4.d4 cxd4 5.Nxd4 Bg7 6.Be3 Nf6 7.Be2 [An old but relatively quiet line, Black is not supposed to have too many problems in this variation.]
[7.Bc4 0–0 8.Bb3 is still the most theoretically challenging line. Black has a few options at her disposal.]
7...0–0 8.f4 [8.0–0 d5 is already known to be equal.]
8...d6 9.Nb3 [This line has fallen out of popularity for a long time now. Black has more than one continuation that promises good play.]
9...a6 [9...Be6 10.g4 d5 11.f5 Bc8 12.exd5 Nb4 13.Bf3 is a famous and old game between Fischer-Reshevsky, 1961.; 9...a5! is more assertive.; 9...e5!?]
10.g4 [White’s attack on the kingside in these kinds of situations is usually somewhat slow. It is more visually impactful than dangerous.]
10...b5 11.g5 Nd7 12.Qd2 Nb6 [Black quickly transfers the knight to the queenside, hoping to put pressure there quickly.]
13.0–0–0 Na4! [This is the point. Now c3 is under attack and Black already has concrete threats.]
14.Nd4 Bb7?! [14...Nxc3! 15.Qxc3 Nxd4 16.Bxd4 e5! would have been a perfect way to continue the game. White’s structure is falling apart.]
15.Nd5 Nxd4 16.Bxd4 e5 17.fxe5 Bxd5! [An important strategical decision. White’s knight on d5 is far more useful for White than the bishop as Black is embarking on a dark-square attack.]
18.exd5 dxe5 19.Be3 Qd6?! [Letting Fedorchuk slightly off the hook.]
[19...e4! 20.Bd4 (20.c3 b4 is not a position that White can survive.) 20...Qxd5is a clean pawn.]
20.Kb1 Rac8 [Black still keeps some initiative. Notice that White has not had time to develop anything on the other flank.]
21.h4? e4?! [Missing a brilliant finish.]
[21...Rc3!! This unusual move wins on the spot. The point is that b4 is now clear for the queen, making the attack on the queenside far more dangerous. The rook is clearly taboo. 22.Ka1 (22.bxc3 Qa3 with unstoppable mate following up.) 22...e4 23.Rb1 Ra3!]
22.Bd4 Qxd5 23.Qe3 Bxd4 24.Rxd4 Qc5 25.c3 Rfd8 26.Rhd1 Rxd4 27.Rxd4 Re8 [At the end of the day White has survived the attack. He is down a pawn but can regain it in the next move; though he would still be a little worse.]
28.h5? [28.Bf3! Qf5 29.Bxe4 Qf1 30.Qc1 Qf2]
28...Qe5 29.h6 Nc5? [Already with both players in time pressure both players miss an important resource here.]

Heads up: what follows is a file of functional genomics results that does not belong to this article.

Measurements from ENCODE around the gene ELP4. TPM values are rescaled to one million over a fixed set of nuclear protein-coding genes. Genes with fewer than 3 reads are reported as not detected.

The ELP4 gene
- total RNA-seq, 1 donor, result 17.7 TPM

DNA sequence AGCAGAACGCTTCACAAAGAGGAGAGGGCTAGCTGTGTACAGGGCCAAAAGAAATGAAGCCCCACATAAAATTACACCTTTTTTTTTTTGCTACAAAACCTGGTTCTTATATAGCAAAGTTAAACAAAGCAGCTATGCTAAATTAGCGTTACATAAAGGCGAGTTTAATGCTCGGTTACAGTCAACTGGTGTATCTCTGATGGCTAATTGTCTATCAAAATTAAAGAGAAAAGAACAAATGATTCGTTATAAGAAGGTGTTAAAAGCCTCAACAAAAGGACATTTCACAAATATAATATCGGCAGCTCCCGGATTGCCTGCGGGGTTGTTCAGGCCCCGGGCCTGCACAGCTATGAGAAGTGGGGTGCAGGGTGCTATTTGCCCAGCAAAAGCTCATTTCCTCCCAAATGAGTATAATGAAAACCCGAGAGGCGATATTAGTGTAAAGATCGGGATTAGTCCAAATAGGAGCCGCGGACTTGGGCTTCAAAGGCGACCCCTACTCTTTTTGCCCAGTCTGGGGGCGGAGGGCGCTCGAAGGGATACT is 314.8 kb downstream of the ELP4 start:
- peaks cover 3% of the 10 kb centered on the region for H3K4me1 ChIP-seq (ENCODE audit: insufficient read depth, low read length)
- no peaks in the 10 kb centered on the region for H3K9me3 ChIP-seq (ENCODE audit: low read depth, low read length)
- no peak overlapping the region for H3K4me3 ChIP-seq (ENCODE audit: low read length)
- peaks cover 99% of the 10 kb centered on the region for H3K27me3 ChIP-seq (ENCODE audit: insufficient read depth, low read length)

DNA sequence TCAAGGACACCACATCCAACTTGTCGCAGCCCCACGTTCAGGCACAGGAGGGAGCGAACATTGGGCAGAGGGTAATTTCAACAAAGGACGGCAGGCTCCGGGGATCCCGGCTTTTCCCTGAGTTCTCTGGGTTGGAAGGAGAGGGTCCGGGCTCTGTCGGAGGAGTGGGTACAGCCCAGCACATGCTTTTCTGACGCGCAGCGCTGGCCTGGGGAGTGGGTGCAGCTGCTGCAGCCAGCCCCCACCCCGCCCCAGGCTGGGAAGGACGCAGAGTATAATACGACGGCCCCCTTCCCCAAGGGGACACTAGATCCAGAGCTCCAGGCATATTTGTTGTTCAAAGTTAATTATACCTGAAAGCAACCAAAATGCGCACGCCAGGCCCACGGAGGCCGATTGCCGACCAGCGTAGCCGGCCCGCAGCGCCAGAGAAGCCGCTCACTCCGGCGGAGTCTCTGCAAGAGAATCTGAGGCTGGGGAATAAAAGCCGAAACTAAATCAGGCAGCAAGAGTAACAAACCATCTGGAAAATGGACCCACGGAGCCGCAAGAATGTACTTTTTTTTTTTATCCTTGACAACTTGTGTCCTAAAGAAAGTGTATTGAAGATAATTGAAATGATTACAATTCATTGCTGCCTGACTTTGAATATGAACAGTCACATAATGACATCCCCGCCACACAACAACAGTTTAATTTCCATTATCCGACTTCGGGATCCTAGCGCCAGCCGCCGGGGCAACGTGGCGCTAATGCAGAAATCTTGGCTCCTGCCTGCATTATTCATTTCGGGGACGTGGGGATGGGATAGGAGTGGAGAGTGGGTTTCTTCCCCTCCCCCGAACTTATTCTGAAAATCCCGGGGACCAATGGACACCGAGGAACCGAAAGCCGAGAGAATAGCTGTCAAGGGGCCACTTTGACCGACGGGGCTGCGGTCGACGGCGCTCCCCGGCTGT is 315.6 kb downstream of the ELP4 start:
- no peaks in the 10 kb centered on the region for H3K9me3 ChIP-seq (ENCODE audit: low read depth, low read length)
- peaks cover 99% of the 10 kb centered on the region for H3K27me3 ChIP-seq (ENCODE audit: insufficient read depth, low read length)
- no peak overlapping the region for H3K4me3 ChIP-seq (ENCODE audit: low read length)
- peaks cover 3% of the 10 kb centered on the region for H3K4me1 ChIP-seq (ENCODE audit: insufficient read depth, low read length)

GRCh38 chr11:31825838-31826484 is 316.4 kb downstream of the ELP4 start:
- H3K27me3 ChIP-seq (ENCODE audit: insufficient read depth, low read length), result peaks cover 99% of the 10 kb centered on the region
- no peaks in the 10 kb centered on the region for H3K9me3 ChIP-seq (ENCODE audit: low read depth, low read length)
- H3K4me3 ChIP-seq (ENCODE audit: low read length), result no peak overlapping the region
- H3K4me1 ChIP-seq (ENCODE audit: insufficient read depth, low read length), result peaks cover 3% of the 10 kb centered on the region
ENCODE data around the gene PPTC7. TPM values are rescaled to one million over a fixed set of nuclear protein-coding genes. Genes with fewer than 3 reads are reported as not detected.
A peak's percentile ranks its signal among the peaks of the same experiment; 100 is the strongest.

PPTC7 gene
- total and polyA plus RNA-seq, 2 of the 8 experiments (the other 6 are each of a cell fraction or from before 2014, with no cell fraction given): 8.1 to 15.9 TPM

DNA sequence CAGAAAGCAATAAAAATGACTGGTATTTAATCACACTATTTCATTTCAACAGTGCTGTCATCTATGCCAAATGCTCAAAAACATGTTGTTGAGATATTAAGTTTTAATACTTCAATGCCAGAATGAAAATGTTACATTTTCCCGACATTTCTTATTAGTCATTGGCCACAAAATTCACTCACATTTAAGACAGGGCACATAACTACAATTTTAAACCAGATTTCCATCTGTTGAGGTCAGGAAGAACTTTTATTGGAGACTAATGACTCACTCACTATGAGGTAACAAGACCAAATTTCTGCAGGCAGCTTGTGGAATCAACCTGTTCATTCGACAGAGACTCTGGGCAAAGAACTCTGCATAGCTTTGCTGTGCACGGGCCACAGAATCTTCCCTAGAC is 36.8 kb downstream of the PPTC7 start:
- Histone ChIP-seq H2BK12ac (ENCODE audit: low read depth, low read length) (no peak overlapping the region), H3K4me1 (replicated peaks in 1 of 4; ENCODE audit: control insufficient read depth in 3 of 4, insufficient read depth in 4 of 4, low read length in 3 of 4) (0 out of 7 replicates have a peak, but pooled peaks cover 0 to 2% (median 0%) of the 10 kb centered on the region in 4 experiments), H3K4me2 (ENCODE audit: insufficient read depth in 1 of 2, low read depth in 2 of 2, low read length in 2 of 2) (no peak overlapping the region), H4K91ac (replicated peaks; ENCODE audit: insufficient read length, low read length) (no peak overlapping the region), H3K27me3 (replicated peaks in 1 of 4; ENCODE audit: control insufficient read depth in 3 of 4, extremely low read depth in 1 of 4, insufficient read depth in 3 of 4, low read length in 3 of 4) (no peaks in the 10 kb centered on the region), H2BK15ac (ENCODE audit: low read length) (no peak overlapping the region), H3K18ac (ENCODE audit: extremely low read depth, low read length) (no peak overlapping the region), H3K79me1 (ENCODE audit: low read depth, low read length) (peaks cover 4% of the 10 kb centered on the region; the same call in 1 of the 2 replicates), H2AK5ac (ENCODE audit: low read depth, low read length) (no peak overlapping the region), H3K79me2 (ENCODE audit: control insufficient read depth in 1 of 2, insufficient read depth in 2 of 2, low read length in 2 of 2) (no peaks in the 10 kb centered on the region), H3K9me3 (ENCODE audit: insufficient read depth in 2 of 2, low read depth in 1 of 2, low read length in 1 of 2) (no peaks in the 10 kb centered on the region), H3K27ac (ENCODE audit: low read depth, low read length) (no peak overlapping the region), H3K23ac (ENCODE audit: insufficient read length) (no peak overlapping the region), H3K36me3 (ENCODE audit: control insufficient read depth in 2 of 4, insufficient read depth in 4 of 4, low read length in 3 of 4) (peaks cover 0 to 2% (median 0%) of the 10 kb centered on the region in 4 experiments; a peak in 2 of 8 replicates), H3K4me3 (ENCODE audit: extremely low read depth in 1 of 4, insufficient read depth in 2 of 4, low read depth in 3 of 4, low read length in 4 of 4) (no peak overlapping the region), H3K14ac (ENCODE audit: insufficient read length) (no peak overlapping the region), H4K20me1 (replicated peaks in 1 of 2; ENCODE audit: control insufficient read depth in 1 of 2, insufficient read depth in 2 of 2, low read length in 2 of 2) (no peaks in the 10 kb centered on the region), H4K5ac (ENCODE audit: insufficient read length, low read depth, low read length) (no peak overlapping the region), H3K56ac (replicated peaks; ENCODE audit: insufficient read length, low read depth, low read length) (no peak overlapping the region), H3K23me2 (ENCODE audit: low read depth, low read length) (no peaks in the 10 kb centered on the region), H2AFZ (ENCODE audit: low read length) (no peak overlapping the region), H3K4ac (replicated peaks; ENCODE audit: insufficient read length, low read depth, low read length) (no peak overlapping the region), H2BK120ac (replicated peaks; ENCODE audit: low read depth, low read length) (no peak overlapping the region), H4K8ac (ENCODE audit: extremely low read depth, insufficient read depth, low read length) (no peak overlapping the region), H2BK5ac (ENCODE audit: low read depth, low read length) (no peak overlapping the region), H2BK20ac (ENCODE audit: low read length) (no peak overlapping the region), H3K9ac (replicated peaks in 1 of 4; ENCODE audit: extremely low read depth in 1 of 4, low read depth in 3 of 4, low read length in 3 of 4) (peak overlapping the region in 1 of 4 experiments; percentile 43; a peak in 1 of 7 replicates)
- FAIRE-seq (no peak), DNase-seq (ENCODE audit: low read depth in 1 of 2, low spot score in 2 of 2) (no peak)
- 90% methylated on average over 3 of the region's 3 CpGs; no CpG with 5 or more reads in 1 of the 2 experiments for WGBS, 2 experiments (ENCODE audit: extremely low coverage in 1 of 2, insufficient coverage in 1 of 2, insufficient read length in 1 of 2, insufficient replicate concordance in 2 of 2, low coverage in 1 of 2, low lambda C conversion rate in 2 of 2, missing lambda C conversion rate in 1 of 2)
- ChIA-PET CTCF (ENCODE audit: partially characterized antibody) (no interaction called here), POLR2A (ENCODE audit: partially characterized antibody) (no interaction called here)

30.Bg4? [30.c4! White has the strong threat of Rd5, and its surprisingly difficult to stop!]
30...Kf8 31.a3 Ne6 32.Bxe6 Qxe6 33.a4 Qf5 [Black is now up a pawn. It is difficult to convert, but it helps when all you need is a draw.]
34.a5 Qf3! 35.Qxf3 exf3 36.Rf4 Re1 37.Kc2 Re2 38.Kb3 f2 39.Ka3 [39.Rf6]
39...f5! [A nice move! This clears the path for Black’s king as the pawn cannot be taken.]
40.b3 [40.gxf6 g5– ]
40...Ke7 41.Rf3 Ke6 42.Kb4 Kd5 43.Rf4 Re4 [43...Re4 44.c4 bxc4 45.Rxf2 cxb3 46.Kxb3 f4 is very hopeless.]
* This is the personal opinion of the columnist.
- See more at: http://www.mmail.com.my/opinion/peter-long/article/already-the-greatest-woman-chess-player-ever#sthash.Htd1d65m.dpuf
Peter Long is Executive Director at the Kasparov Chess Foundation Asia-Pacific which advocates the use of chess in education and facilitates regional chess development. He also runs the Kuala Lumpur Chess Association where despite challenges of parents he remains passionate about young talent development. He can be contacted at email@example.com and Twitter: @PeterCBLong
中国和俄国国际象棋学派的争夺（二）China vs. Russia (2): Soviet chess technique by IM David Martínez
Is 16-year-old Vladislav Artemiev set to follow in the footsteps of Anatoly Karpov, Vladimir Kramnik and Mikhail Botvinnik? Spanish IM David Martínez continues his series looking at the Russian and Chinese schools of chess by examining three endgames in which the young Russian talent demonstrated extraordinarily good technique.
by IM David Martínez
Stay patient, create a weakness, fix it, then attack it. Classical concepts such as this one were at the heart of the Soviet School of Chess established by the Sixth World Champion, Mikhail Botvinnik. That “Soviet” technique attained its peak in the filigree technique of two later World Champions, Anatoly Karpov and Vladimir Kramnik, though of course it was also evident in Botvinnik’s contemporaries Vasily Smyslov and Tigran Petrosian.
We shouldn’t forget there’s also a lineage of dynamic players, exemplified by Alexander Alekhine, Mikhail Tal and Garry Kasparov, but the top young Russians led by Vladislav Artemiev and Aleksandra Goryachkina prefer a much more subtle and positional style of chess. Analysing their games – and we’re going to look at three involving Artemiev – you can’t help but feel the “Patriarch” – Botvinnik – would be very proud that his legacy has extended into the post-Soviet era.
Vladislav Artemiev: Making the difficult look easy
Artemiev scored 8/9, for a 2869 performance, at the student round robin during this year's Moscow Open | photo: official website